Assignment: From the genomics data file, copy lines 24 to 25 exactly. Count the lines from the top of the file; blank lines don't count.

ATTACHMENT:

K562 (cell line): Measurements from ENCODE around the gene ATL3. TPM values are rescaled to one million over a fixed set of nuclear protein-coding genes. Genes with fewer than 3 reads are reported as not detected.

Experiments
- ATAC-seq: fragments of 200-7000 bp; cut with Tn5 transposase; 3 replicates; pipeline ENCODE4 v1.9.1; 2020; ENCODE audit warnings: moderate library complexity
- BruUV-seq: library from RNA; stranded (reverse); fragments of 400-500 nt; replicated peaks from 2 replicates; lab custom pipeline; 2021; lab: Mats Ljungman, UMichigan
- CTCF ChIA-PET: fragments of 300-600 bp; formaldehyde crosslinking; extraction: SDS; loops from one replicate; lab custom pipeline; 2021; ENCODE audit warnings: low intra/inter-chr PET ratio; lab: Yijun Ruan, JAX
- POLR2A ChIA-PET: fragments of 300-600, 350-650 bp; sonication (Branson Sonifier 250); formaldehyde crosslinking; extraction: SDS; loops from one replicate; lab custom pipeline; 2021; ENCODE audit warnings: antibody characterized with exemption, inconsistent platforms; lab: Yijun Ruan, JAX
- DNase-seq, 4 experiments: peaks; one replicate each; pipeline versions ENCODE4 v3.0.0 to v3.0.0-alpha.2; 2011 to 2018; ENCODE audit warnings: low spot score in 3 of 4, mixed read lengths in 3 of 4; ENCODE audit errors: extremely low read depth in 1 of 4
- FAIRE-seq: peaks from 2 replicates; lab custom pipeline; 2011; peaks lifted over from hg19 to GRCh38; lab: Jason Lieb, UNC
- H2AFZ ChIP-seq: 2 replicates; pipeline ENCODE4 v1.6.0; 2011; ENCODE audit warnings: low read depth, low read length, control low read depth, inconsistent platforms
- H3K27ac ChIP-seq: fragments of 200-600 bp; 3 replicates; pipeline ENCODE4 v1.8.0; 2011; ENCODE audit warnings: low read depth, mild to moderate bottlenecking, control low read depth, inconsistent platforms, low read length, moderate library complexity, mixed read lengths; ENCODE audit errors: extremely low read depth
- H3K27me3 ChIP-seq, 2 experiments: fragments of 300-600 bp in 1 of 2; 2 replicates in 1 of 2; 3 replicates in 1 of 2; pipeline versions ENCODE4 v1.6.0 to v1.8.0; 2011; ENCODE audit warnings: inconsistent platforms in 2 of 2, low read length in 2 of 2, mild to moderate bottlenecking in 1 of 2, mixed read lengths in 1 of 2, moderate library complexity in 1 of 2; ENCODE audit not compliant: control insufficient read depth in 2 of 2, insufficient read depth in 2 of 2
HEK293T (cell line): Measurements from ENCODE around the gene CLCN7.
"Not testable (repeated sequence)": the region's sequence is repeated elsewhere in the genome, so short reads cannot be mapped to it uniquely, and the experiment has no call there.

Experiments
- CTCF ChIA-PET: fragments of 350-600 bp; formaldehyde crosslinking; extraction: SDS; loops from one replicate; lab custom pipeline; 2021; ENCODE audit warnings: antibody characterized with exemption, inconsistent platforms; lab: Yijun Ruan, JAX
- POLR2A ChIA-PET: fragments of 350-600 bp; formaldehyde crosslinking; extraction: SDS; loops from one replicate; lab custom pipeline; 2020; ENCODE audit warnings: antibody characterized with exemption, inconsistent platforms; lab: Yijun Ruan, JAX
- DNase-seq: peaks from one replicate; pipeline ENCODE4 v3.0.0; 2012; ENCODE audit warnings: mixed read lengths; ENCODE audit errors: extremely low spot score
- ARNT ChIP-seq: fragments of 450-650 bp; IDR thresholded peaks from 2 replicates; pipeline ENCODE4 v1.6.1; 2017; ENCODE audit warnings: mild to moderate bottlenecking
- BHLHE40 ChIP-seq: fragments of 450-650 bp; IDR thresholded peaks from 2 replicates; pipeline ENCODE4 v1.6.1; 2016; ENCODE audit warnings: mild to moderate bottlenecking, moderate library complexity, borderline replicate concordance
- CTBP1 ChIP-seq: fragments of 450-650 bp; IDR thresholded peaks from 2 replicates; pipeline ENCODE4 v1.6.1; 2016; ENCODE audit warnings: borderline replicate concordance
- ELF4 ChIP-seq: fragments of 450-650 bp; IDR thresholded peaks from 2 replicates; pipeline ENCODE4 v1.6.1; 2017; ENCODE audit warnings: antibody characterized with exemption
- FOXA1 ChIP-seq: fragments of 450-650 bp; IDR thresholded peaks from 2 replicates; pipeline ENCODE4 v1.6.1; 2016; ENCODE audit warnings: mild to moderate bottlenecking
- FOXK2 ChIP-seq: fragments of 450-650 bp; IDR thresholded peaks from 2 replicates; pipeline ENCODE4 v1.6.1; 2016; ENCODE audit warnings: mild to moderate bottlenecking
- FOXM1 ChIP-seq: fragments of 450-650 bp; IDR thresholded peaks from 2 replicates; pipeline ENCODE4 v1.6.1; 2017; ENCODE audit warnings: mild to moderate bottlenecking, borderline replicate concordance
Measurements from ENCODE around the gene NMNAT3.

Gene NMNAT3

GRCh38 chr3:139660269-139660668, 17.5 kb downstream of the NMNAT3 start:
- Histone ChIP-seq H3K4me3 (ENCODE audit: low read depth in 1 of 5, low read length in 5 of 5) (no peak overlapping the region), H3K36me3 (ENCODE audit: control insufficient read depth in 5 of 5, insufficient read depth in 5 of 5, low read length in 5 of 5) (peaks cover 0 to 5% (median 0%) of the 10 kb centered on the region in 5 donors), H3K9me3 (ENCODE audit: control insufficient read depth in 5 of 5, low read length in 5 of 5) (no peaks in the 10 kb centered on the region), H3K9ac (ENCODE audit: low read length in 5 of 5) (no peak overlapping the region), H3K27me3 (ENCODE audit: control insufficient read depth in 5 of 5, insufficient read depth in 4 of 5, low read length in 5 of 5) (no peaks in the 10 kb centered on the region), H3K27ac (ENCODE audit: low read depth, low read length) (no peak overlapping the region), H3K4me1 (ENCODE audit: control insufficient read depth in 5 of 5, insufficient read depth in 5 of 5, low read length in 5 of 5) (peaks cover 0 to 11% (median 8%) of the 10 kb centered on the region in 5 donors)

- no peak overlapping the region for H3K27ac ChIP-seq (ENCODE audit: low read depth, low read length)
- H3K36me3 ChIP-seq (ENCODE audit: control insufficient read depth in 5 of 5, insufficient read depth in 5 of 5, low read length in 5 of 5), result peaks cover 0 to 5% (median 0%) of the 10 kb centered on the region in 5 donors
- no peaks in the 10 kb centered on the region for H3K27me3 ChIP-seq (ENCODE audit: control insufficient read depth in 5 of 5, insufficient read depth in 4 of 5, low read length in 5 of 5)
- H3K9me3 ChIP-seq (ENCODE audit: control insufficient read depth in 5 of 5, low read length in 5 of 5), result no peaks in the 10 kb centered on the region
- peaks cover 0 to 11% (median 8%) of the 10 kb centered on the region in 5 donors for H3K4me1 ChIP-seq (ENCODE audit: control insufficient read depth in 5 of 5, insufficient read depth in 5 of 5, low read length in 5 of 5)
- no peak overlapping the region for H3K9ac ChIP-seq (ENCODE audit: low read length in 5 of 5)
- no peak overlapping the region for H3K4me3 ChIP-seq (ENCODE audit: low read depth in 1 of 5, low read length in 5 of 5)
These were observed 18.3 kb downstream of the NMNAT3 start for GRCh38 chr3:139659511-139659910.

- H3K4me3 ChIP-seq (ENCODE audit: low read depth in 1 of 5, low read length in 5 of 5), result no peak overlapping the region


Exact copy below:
- FOXM1 ChIP-seq: fragments of 450-650 bp; IDR thresholded peaks from 2 replicates; pipeline ENCODE4 v1.6.1; 2017; ENCODE audit warnings: mild to moderate bottlenecking, borderline replicate concordance
Measurements from ENCODE around the gene NMNAT3.